Frequently Asked Questions


1. When are you open?

We are open Monday-Thursday from 9:00 a.m. until 4:00 pm. We are closed Friday-Sunday. 

2. Are you a full service veterinary clinic?

No, we are not a full service clinic.  We specialize in Spay and Neuter surgeries.  Any other issue has to be refered to your regular veterinarian.  

At this time we are not seeing patients for vaccines and general appointments, even if you had your animal spayed or neutered at Tails of Hope.

3. How can I get a feral cat fixed?

Feral cats need to be brought to the clinic in a live trap. If you know when the animal would be caught and brought in, call the clinic and we will reserve a slot for you. If you don't know when the cat will be caught, bring it in on the day it is trapped before 10 AM. We have a limited number of slots for feral cats. We can only accept 2 ferals per person, per day. If you need to borrow a live trap, we have them for a $25 deposit. If you need help catching a cat, call the clinic for advice. Alley Cat Allies has information about TNR on their website at

4. Can they have food and water the night before surgery?

Yes. They may have food until 10:00 p.m. No food after 10:00 p.m., including treats. They may have access to water all night and the next morning. No food in the morning.

5. How soon can I get an appointment?

We schedule appointments in the first available slot based on species and gender of your animal. Some surgeries take longer than others and we have limited number of slots for each type of surgery.

6. How long do they stay?

Your animal will be ready to go home the same day as the surgery. We do not keep animals overnight. Discharge instructions and medications will be discussed with you at the time of pickup.  Pickup time is between 4:00 p.m. and 4:30 p.m. unless otherwise noted.


7. How long does the surgery take?


If there are no complications:

Dog Spay: 30-45 minutes

Dog Neuter:  30 minutes 

Cat Spay: 20-30 minutes 

Cat Neuter: 5-10 minutes

8. Is it safe?

There is always a risk when an animal is under anesthesia. We follow the American Veterinary Medical Association's (AVMA) guidelines for anesthetic and surgical procedures. We operate in a sterile environment and have an emergency cart available at all times. We have a licensed staff veterinarian and a licensed veterinary technician. Our veterinary assistant has been trained and educated in veterinary procedures.

9. Do you send animals home with pain medication?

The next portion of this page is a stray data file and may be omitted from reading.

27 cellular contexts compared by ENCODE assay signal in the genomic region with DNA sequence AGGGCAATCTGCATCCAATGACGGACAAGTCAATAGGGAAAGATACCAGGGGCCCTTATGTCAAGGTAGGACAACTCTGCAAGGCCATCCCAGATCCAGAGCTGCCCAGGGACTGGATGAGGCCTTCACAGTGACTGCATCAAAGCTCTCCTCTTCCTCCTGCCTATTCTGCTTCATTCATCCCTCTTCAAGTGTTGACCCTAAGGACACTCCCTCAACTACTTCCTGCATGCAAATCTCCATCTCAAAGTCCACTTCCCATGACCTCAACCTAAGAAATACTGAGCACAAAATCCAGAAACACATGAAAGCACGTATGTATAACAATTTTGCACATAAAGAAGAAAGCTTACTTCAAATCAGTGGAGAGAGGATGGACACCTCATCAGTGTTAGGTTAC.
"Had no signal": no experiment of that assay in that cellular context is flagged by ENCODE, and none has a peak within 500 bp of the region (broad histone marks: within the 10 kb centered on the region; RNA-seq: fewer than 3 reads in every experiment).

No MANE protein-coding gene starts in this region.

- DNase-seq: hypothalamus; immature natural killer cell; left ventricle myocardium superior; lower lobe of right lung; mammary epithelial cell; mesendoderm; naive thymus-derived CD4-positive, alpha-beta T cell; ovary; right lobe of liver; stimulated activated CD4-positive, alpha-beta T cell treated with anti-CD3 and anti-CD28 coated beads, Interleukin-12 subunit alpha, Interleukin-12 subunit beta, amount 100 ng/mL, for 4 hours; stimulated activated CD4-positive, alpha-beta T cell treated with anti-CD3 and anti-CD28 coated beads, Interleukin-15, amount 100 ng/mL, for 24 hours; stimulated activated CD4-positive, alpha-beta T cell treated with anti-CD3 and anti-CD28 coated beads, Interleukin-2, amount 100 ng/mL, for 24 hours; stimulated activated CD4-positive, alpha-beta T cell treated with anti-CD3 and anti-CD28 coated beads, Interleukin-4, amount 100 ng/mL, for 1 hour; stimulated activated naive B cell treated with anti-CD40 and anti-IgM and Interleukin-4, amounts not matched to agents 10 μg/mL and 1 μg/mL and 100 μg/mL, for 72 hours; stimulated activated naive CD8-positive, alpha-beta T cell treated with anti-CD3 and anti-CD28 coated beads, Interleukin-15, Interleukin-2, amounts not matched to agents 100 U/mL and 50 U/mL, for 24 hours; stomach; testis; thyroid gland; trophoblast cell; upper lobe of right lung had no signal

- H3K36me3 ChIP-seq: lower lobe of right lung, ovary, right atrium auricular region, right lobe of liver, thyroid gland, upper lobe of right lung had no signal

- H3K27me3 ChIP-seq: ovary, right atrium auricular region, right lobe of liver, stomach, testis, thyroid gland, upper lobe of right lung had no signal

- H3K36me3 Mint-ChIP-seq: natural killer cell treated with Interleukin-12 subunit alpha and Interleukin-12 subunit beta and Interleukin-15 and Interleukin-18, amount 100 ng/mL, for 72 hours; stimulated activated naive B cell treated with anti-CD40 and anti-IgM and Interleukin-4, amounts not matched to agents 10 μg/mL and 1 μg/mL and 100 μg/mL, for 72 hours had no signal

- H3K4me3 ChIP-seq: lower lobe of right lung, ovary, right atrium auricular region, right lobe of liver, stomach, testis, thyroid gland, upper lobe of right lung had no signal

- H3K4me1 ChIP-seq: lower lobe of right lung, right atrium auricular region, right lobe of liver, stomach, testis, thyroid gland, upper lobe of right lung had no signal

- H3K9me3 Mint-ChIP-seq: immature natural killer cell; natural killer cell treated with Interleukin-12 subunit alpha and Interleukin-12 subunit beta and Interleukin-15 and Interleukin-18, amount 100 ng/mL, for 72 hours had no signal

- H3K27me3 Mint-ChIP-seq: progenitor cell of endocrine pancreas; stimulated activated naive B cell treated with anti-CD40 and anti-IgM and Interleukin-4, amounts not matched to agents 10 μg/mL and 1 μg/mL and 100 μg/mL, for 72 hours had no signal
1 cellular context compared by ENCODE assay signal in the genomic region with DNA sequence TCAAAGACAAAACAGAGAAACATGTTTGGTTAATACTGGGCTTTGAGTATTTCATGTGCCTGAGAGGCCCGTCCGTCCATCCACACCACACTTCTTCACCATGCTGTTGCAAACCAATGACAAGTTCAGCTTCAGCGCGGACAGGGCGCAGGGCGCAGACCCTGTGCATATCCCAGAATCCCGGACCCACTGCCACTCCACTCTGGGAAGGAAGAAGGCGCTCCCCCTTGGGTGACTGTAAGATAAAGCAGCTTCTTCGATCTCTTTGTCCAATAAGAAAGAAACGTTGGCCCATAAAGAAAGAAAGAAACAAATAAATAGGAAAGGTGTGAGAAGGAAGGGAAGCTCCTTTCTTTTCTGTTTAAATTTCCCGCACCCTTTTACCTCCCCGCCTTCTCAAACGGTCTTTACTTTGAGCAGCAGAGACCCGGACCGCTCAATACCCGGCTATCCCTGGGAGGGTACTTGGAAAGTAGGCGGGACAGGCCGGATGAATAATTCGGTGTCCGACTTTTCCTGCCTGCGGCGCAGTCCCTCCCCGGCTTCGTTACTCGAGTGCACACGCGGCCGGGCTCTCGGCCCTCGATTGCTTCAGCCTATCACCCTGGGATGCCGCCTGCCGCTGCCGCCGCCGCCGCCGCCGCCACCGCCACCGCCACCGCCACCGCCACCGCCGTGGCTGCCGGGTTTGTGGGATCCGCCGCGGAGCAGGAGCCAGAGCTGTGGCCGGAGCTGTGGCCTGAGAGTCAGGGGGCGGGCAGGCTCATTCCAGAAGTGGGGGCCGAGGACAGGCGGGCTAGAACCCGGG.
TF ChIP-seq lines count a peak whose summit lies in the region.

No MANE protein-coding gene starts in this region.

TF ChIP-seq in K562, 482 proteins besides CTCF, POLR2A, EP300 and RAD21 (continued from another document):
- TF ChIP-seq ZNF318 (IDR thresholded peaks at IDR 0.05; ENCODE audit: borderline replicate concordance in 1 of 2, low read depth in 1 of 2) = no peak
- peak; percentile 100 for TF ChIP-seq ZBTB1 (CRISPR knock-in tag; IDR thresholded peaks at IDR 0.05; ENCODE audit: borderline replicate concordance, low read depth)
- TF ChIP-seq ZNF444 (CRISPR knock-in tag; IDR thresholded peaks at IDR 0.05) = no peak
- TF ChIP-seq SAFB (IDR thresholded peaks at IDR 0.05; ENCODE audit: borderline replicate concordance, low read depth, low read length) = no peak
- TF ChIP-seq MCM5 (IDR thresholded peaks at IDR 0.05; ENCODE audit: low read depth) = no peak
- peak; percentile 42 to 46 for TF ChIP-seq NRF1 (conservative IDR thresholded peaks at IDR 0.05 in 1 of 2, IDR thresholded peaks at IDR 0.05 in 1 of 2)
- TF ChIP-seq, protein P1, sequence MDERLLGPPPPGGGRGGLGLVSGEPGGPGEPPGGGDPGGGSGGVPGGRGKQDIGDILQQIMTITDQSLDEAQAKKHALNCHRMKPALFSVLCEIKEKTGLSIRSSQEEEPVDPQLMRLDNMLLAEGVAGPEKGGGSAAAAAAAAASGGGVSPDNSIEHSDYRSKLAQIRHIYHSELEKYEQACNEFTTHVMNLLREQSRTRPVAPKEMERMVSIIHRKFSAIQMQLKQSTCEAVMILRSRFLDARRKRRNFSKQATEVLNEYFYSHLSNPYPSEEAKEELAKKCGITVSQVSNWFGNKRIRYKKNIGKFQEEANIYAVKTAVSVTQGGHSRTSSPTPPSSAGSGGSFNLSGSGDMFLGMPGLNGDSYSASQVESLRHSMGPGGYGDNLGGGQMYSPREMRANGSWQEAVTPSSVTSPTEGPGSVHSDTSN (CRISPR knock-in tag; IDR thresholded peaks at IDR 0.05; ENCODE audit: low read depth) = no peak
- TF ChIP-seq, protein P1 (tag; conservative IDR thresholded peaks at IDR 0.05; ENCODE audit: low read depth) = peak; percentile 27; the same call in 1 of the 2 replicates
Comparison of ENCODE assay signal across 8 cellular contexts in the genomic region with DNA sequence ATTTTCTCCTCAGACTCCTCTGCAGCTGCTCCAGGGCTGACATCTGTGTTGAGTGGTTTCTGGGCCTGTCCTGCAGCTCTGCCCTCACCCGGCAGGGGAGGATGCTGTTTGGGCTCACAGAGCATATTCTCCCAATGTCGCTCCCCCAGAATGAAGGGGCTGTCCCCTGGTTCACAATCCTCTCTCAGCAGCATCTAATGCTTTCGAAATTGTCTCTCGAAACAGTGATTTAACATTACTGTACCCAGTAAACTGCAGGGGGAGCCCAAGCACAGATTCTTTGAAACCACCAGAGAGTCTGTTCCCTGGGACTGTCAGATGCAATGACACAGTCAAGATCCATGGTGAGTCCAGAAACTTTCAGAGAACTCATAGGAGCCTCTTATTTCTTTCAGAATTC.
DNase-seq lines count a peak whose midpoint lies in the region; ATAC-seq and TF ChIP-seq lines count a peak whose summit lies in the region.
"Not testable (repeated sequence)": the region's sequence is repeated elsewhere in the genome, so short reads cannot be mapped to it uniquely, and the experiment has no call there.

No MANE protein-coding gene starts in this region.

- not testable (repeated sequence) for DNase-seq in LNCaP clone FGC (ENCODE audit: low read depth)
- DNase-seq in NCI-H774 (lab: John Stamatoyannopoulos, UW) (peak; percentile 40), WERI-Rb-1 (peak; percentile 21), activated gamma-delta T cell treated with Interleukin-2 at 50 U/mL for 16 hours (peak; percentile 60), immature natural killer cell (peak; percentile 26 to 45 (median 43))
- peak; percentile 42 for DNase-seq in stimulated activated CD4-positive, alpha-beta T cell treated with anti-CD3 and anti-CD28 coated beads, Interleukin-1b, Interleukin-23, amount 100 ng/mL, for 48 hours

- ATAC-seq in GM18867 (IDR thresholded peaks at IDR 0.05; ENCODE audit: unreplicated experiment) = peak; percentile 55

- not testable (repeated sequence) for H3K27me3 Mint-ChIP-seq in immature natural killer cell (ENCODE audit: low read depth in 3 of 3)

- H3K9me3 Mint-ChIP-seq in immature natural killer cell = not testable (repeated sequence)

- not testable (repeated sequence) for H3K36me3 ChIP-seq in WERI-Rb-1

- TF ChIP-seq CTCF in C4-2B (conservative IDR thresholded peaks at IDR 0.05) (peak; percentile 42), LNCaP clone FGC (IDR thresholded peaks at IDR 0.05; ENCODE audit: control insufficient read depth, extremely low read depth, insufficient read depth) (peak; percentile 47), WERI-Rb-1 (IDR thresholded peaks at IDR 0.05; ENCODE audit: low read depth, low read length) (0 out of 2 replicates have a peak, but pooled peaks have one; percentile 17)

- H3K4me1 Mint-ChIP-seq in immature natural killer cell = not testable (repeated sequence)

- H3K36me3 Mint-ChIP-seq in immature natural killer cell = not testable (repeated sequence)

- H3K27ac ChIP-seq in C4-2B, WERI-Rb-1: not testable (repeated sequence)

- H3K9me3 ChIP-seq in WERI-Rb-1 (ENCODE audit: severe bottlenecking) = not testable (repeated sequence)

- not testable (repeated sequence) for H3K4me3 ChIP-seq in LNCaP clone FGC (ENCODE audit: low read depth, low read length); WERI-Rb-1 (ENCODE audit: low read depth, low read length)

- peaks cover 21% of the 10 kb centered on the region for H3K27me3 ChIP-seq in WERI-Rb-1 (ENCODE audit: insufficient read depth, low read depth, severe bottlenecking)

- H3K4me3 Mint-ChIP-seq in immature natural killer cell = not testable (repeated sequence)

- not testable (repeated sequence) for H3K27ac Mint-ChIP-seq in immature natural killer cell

Yes. All animals will be sent home with pain medication. The cost is included in the price of the surgery.

10. Do you microchip?

Yes. Both dogs and cats.

11. How old do animals have to be to be fixed?

They should be 3 months old and 3 pounds.

12. What is the oldest age that an animal can have surgery at your clinic?

6 years old.


13. When do animals start going into heat?

Cats can go into heat as early as 4 months of age. Dogs can go into heat as early as 5 months of age.

14. How long are they in heat?

Dogs: Usually 7-10 days, but can vary from 1-20 days. Cats: About 2 weeks, but can repeatedly go into heat. When kittens are 8 weeks old, mom can go into heat again.

15. How long are they pregnant?

Dogs and Cats: 63-67 days.

16. Can you fix them while they're pregnant?

Yes we can fix them when they are pregnant. 

17. Is it dangerous if they're in heat/pregnant?

There is more of a risk if they are spayed while pregnant. A greater chance of bleeding may occur since some blood vessels are larger and more engorged with blood to help support the pregnancy. The litter will be euthanized if the mother is spayed while pregnant. 

18. How soon after they have a litter can they be fixed?

They can be fixed once the babies have been weaned from the mother and the mother has dried up. This will occur when the babies are about 6-7 weeks. We understand that you may not know how old the kittens are of feral cats. We will spay a feral cat if it is lactating once you have caught it. You may not get another chance to catch the cat again.


19. What is the recovery period like?

We use a combination of anesthetics to put them under. This is a safer technique so they go to sleep smoothly and wake up after the procedure smoothly and calmly. They will be constantly monitored while they wake up and wrapped in a towel on a heating pad. Once they are sternal and attempting to move around, they will be moved back to their kennel. Once they are more alert, they will be offered a small snack and water.

20. What is the extra green incision?

The green incision is a tattoo that we use to denote that the animal has been fixed. This will help others in the future if the animal is lost or goes to a new home.

21. Should I be worried that my dog/cat is licking his/her incision?

Yes! The animal should not have access to the incision. Constant licking can lead to premature removal of the sutures, opening of the incision, infection, and possibly death.

22. What should I do to keep my dog/cat from licking his/her incision?

Check on the animal frequently to make sure they are not licking the incision. We have e-collars available if you should chose to get one. If the incision looks red, is oozing, or is open, please call for an appointment to come back in for a re-check. You may also make an appointment with your animal's regular veterinarian for treatment.